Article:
Switzerland does not impose protective measures on trade with the EU in animals and goods. In the interests of animal health, however, both the EU and Switzerland may impose restrictions that override the normal regulations.
African swine fever (ASF): Belgium, Bulgaria, Czech Republic, Estonia, Hungary, Latvia, Lithuania, Poland, Italy (Sardinia) and Romania
Switzerland does not normally impose protective measures on trade with the EU in animals and goods. Bilateral agreements are in place under which the competent authorities in the Member State of origin must ensure that goods sent to Switzerland are subject to the same safety standards as those traded within the Community. In particular, animals or "potentially dangerous" products of animal origin must not originate from an infected area.
Protective measures governing the import of animals and products of animal origin from the EU
The veterinary authority of the respective Member State provides information on whether the destination is subject to animal health restrictions. These also apply to the temporary export of animals, e.g. to summer grazing pastures in a neighbouring country. Exporters who fail to observe these restrictions risk not being able to remove their animals (or goods) from the area at a later date. This also applies to their return to Switzerland, irrespective of "normal import conditions".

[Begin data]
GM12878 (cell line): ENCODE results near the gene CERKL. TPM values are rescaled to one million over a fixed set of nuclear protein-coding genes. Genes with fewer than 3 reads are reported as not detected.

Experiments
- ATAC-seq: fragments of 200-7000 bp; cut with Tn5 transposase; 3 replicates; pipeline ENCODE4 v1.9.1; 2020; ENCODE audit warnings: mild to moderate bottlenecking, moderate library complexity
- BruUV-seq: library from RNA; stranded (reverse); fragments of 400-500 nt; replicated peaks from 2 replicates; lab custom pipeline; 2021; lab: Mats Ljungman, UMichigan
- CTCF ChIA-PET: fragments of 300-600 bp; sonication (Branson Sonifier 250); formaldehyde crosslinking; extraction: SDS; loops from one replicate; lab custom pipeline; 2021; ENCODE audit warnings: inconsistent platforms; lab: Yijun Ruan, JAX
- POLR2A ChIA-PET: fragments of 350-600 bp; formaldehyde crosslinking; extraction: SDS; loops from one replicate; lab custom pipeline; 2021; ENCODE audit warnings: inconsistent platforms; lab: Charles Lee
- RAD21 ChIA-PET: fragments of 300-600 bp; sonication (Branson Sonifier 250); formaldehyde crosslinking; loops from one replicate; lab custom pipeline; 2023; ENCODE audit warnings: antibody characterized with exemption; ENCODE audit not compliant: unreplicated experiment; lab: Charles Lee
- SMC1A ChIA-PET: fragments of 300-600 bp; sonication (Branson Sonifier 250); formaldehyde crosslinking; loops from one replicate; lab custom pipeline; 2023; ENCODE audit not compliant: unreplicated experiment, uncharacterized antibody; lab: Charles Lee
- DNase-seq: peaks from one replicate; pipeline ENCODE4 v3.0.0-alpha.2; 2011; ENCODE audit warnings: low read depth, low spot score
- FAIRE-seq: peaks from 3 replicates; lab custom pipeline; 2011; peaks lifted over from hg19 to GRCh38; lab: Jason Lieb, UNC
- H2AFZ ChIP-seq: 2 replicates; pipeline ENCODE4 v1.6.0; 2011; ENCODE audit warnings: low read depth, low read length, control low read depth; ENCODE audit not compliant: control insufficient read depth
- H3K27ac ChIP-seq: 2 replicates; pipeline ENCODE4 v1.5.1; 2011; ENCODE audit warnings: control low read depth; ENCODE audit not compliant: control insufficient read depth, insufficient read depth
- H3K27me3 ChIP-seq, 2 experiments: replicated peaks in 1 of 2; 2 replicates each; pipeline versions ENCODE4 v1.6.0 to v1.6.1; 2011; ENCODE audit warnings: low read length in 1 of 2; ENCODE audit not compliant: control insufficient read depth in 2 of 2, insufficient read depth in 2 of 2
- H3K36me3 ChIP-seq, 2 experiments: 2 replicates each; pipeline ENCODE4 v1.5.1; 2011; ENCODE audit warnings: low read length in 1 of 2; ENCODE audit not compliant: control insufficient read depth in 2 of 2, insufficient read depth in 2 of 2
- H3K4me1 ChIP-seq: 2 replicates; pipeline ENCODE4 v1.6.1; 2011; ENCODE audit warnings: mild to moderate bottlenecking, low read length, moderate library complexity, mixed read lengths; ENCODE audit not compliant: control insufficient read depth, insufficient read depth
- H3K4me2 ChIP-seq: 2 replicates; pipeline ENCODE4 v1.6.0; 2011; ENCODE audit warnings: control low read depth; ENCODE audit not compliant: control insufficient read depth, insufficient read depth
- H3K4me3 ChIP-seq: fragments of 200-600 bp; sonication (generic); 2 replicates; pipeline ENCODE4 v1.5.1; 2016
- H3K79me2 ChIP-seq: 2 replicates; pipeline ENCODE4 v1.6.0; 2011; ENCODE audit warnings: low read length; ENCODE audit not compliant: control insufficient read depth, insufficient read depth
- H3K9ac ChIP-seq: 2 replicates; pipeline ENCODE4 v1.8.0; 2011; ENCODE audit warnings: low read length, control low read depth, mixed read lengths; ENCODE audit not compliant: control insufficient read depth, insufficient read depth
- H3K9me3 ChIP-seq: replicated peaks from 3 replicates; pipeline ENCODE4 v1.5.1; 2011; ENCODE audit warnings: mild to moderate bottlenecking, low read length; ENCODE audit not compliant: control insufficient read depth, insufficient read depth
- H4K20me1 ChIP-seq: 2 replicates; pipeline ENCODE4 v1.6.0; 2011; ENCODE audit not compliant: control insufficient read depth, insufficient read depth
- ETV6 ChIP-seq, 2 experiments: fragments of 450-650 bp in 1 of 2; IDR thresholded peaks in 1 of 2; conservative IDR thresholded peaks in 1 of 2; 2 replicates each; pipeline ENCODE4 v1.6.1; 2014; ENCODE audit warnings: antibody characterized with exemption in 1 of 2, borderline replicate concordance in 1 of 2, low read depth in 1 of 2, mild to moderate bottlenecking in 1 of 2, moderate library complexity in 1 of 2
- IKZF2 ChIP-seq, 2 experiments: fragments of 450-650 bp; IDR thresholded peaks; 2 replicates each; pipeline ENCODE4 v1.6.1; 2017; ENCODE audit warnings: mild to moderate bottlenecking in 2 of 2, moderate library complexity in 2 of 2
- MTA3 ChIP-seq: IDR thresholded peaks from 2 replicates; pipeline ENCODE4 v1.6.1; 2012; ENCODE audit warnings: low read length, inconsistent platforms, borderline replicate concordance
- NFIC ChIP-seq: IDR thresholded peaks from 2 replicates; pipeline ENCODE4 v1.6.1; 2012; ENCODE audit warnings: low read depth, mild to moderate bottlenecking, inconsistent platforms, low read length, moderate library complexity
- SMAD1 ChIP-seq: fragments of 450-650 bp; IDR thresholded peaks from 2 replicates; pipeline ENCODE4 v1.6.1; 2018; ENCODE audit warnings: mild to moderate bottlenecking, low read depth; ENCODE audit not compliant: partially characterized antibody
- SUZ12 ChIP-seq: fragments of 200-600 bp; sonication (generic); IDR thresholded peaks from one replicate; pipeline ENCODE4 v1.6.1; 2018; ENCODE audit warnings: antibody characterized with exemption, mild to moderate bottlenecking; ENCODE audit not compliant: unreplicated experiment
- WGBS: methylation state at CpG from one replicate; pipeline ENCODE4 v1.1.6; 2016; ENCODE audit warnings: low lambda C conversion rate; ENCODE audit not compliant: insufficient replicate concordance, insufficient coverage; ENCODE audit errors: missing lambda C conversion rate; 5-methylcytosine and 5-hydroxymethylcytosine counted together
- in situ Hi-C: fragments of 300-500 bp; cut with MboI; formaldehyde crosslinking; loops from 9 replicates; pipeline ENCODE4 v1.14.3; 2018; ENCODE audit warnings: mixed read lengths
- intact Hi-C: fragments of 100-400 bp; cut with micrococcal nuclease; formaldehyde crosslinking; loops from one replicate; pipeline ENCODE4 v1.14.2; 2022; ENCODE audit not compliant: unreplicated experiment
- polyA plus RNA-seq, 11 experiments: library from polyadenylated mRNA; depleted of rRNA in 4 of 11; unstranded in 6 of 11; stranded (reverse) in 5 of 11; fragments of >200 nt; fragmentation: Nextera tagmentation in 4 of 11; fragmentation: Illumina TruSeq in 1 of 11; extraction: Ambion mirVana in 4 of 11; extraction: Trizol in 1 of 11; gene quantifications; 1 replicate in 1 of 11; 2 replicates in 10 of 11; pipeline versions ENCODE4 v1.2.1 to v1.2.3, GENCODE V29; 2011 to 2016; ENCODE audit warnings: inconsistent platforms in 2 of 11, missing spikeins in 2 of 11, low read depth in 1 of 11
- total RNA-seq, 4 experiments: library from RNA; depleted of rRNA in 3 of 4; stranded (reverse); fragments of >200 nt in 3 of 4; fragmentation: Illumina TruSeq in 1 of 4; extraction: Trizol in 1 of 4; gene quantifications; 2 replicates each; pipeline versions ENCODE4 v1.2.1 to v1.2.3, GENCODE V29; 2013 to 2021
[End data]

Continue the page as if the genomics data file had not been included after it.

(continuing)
If outbreaks of highly contagious animal diseases in Member States exceed a certain risk potential, the FSVO introduces its own "protective ordinances":
Avian influenza: Bulgaria
Petit coléoptère des ruches: Italy
Bluetongue: importation de ruminants, de sperme et d'embryons provenant de zones soumises à restrictions
Peste porcine classique (PPC): Bulgarie, Croatie, Lettonie, Roumanie
Peste des petits ruminants (PPR): Bulgaria
Lumpy skin disease (LSD): Bulgaria, Croatia, Greece
Chronic wasting disease (CWD): Norvège, Suède, Finlande
Anémie infectieuse équine (AIE): Roumanie
Last modification 14.02.2019